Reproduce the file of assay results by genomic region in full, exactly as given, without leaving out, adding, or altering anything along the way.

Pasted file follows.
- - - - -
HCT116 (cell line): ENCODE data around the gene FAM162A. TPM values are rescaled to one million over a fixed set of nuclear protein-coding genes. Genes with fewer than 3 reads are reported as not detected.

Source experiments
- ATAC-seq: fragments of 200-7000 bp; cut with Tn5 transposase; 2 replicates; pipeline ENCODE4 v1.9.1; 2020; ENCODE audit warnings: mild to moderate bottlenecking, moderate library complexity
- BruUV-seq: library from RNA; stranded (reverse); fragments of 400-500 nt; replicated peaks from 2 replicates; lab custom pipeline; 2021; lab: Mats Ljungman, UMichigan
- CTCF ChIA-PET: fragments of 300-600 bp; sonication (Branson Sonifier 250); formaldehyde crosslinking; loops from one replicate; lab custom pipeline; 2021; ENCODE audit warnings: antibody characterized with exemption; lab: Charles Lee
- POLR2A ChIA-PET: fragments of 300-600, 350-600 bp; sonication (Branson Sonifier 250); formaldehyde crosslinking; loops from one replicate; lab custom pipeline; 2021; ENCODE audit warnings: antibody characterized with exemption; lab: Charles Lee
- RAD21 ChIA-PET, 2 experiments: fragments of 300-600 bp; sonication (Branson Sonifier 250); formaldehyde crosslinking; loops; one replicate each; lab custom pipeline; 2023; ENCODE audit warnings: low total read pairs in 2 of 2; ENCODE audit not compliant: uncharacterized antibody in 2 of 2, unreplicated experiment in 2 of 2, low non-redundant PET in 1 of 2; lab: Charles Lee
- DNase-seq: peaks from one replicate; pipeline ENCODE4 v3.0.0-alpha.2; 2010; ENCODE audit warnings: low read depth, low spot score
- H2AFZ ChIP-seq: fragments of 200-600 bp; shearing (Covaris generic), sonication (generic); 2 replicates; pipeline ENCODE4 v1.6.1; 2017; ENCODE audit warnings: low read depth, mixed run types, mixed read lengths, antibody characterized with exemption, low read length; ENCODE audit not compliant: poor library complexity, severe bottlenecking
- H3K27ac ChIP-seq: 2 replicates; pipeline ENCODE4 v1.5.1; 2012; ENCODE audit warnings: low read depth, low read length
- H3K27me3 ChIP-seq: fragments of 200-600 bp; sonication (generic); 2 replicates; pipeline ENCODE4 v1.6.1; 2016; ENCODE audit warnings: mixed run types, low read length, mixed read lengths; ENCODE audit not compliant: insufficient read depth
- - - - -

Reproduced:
HCT116 (cell line): ENCODE data around the gene FAM162A. TPM values are rescaled to one million over a fixed set of nuclear protein-coding genes. Genes with fewer than 3 reads are reported as not detected.

Source experiments
- ATAC-seq: fragments of 200-7000 bp; cut with Tn5 transposase; 2 replicates; pipeline ENCODE4 v1.9.1; 2020; ENCODE audit warnings: mild to moderate bottlenecking, moderate library complexity
- BruUV-seq: library from RNA; stranded (reverse); fragments of 400-500 nt; replicated peaks from 2 replicates; lab custom pipeline; 2021; lab: Mats Ljungman, UMichigan
- CTCF ChIA-PET: fragments of 300-600 bp; sonication (Branson Sonifier 250); formaldehyde crosslinking; loops from one replicate; lab custom pipeline; 2021; ENCODE audit warnings: antibody characterized with exemption; lab: Charles Lee
- POLR2A ChIA-PET: fragments of 300-600, 350-600 bp; sonication (Branson Sonifier 250); formaldehyde crosslinking; loops from one replicate; lab custom pipeline; 2021; ENCODE audit warnings: antibody characterized with exemption; lab: Charles Lee
- RAD21 ChIA-PET, 2 experiments: fragments of 300-600 bp; sonication (Branson Sonifier 250); formaldehyde crosslinking; loops; one replicate each; lab custom pipeline; 2023; ENCODE audit warnings: low total read pairs in 2 of 2; ENCODE audit not compliant: uncharacterized antibody in 2 of 2, unreplicated experiment in 2 of 2, low non-redundant PET in 1 of 2; lab: Charles Lee
- DNase-seq: peaks from one replicate; pipeline ENCODE4 v3.0.0-alpha.2; 2010; ENCODE audit warnings: low read depth, low spot score
- H2AFZ ChIP-seq: fragments of 200-600 bp; shearing (Covaris generic), sonication (generic); 2 replicates; pipeline ENCODE4 v1.6.1; 2017; ENCODE audit warnings: low read depth, mixed run types, mixed read lengths, antibody characterized with exemption, low read length; ENCODE audit not compliant: poor library complexity, severe bottlenecking
- H3K27ac ChIP-seq: 2 replicates; pipeline ENCODE4 v1.5.1; 2012; ENCODE audit warnings: low read depth, low read length
- H3K27me3 ChIP-seq: fragments of 200-600 bp; sonication (generic); 2 replicates; pipeline ENCODE4 v1.6.1; 2016; ENCODE audit warnings: mixed run types, low read length, mixed read lengths; ENCODE audit not compliant: insufficient read depth